The British Columbia Court of Appeal issued a judgement on July 21st with two findings of note – one on the whether spousal privilege applies to communications intercepted by a third-party and another on the protection of information subject to a reduced yet reasonable expectation of privacy.
The matter involved recordings of telephone calls made from a correctional facility by an accused person, some to his spouse. The facility received a production order, listened to the recordings for the first time and turned them over to the Crown. They apparently contained statements favorable to the theory on which the Crown’s prosecution was based but no “direct evidence of criminal activity.” The accused person argued that the recordings were inadmissible based on spousal privilege and section 8 of the Charter.
The Court first rejected the spousal privilege claim. It held that, under the Canada Evidence Act, spousal privilege does not preclude a third-party from giving evidence about statements made from one spouse to another. The one exception, explained the Court, is for private communications between spouses that are intercepted by a lawful wiretap – a result derived from a provision the Criminal Code that deems intercepted communications to maintain their privileged status. The Court held that the deeming provision (section 189(6)) did not apply in the circumstances.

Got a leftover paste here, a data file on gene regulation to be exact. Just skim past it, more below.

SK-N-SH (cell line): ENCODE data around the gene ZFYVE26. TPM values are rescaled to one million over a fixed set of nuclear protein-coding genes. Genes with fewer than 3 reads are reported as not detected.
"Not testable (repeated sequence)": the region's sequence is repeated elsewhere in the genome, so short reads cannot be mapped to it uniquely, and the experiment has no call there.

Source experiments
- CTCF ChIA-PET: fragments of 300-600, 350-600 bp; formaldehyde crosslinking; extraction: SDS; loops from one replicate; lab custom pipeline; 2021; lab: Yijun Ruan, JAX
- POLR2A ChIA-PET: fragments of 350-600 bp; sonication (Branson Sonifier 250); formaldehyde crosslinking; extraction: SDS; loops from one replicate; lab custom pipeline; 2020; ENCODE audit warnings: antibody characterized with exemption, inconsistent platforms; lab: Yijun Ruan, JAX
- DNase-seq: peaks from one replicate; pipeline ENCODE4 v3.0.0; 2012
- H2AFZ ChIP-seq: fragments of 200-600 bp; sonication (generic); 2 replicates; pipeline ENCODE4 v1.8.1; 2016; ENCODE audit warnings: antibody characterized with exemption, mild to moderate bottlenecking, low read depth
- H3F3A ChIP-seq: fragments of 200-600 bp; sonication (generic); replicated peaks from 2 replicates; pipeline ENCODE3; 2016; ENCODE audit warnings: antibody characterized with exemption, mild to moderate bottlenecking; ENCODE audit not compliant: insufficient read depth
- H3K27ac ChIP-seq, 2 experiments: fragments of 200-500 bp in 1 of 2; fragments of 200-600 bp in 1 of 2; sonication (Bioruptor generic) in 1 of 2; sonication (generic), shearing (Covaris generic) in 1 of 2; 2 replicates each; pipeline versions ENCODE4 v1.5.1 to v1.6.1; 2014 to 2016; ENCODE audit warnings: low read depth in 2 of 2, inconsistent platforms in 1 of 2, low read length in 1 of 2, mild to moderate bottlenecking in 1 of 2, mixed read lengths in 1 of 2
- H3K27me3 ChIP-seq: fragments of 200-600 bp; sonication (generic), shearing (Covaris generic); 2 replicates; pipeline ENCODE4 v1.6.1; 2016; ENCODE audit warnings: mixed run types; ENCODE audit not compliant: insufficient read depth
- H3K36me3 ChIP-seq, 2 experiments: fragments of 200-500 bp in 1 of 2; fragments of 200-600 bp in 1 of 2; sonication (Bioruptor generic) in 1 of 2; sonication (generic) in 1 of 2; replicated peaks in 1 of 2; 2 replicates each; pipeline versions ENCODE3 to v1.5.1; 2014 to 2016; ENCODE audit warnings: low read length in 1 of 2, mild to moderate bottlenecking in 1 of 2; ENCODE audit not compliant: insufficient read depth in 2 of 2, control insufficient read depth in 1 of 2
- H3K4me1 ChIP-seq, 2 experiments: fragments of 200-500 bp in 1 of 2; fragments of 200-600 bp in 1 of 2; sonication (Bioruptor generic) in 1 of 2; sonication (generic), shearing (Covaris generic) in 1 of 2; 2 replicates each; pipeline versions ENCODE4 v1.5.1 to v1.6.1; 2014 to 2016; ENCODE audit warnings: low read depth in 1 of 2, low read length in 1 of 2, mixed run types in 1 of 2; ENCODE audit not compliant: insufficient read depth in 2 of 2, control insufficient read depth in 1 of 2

The Court then upheld the section 8 claim. It held that the production order served on the facility was invalid because of insufficient grounds and held that disclosure by the facility to the Crown was therefore made in breach of the accused person’s reduced but nonetheless reasonable expectation of privacy. In reaching this finding, the Court gave effect to the regime for recording and reviewing inmate telephone calls authorized under the British Columbia Correction Act, which recognizes a facility’s right to record, review and disclose calls within certain parameters. This privacy-security balancing regime led the Court to apply the reasonable expectation of privacy concept in a more nuanced manner than the “all or nothing” manner in which it is often applied.